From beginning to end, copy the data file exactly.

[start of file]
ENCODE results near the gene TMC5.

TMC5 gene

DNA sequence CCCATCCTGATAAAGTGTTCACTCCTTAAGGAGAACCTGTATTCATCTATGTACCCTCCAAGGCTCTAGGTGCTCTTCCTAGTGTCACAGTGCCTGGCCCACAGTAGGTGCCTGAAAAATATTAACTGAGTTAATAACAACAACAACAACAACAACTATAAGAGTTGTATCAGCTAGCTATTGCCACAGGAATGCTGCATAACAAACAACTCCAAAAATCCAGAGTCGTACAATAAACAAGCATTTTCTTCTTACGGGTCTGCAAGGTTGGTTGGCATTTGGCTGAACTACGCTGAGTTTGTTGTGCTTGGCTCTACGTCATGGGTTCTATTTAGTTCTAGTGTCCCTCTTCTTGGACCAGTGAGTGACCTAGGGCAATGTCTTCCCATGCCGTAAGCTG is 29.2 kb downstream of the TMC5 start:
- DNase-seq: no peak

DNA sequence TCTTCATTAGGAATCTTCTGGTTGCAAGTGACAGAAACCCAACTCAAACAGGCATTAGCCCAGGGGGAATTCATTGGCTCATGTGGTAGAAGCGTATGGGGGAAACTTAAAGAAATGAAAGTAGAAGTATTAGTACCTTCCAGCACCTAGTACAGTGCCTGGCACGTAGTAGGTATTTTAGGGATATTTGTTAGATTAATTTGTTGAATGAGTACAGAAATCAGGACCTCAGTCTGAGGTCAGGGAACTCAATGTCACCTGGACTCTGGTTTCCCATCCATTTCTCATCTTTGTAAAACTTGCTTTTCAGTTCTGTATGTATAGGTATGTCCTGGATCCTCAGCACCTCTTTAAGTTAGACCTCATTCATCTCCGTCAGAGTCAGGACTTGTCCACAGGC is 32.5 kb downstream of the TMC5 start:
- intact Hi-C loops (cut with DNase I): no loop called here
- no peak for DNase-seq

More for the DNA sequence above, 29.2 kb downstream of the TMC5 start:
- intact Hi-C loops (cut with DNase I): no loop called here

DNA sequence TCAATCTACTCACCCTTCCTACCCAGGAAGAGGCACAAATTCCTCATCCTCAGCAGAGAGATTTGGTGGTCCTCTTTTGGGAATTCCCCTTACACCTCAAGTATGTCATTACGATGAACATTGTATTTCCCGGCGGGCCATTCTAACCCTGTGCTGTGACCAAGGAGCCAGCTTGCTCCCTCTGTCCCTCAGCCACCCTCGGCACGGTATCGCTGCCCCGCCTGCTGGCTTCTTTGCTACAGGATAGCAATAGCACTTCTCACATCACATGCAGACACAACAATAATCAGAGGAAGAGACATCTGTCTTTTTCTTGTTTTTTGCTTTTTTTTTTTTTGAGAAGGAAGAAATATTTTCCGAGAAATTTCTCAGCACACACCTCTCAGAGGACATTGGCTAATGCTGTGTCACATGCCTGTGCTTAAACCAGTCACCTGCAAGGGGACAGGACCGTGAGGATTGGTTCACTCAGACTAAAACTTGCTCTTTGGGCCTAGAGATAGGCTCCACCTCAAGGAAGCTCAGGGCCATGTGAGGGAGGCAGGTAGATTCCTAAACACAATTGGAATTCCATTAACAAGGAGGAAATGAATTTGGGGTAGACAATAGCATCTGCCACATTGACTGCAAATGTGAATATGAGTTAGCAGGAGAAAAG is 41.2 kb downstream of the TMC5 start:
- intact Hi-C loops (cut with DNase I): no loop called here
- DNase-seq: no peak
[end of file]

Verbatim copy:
ENCODE results near the gene TMC5.

TMC5 gene

DNA sequence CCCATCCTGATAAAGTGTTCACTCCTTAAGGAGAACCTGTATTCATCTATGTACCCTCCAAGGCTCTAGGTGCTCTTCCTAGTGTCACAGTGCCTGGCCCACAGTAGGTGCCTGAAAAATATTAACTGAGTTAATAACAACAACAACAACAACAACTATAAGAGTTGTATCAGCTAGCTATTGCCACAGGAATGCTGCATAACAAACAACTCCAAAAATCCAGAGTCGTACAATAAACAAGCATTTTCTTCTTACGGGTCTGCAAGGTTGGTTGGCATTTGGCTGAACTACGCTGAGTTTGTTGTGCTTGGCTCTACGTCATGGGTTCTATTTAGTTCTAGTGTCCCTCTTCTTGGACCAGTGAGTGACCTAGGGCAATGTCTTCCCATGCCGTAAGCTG is 29.2 kb downstream of the TMC5 start:
- DNase-seq: no peak

DNA sequence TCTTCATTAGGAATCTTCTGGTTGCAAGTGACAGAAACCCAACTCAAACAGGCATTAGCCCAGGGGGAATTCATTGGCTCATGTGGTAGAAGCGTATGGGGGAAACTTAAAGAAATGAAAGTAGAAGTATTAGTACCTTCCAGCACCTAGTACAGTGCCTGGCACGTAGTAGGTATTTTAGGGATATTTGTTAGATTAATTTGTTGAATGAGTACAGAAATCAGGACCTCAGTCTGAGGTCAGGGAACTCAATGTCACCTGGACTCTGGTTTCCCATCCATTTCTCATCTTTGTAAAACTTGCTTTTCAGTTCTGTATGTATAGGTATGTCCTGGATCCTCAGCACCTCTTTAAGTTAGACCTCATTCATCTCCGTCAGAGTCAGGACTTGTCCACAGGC is 32.5 kb downstream of the TMC5 start:
- intact Hi-C loops (cut with DNase I): no loop called here
- no peak for DNase-seq

More for the DNA sequence above, 29.2 kb downstream of the TMC5 start:
- intact Hi-C loops (cut with DNase I): no loop called here

DNA sequence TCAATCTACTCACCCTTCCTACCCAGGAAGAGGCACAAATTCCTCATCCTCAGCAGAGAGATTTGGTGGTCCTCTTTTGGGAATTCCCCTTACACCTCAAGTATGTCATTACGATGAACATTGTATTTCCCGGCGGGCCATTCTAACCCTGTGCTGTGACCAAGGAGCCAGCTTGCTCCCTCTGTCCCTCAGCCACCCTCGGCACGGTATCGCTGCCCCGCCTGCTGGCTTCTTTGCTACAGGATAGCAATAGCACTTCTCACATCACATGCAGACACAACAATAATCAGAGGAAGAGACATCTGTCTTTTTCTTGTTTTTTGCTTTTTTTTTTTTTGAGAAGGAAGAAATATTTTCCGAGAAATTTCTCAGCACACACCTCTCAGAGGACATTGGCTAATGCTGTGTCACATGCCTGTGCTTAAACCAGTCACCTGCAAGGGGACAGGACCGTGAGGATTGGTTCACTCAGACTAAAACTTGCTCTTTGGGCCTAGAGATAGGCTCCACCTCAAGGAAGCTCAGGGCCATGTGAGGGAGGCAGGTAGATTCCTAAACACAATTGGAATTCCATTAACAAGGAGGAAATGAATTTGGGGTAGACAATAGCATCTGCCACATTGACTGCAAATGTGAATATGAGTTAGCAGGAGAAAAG is 41.2 kb downstream of the TMC5 start:
- intact Hi-C loops (cut with DNase I): no loop called here
- DNase-seq: no peak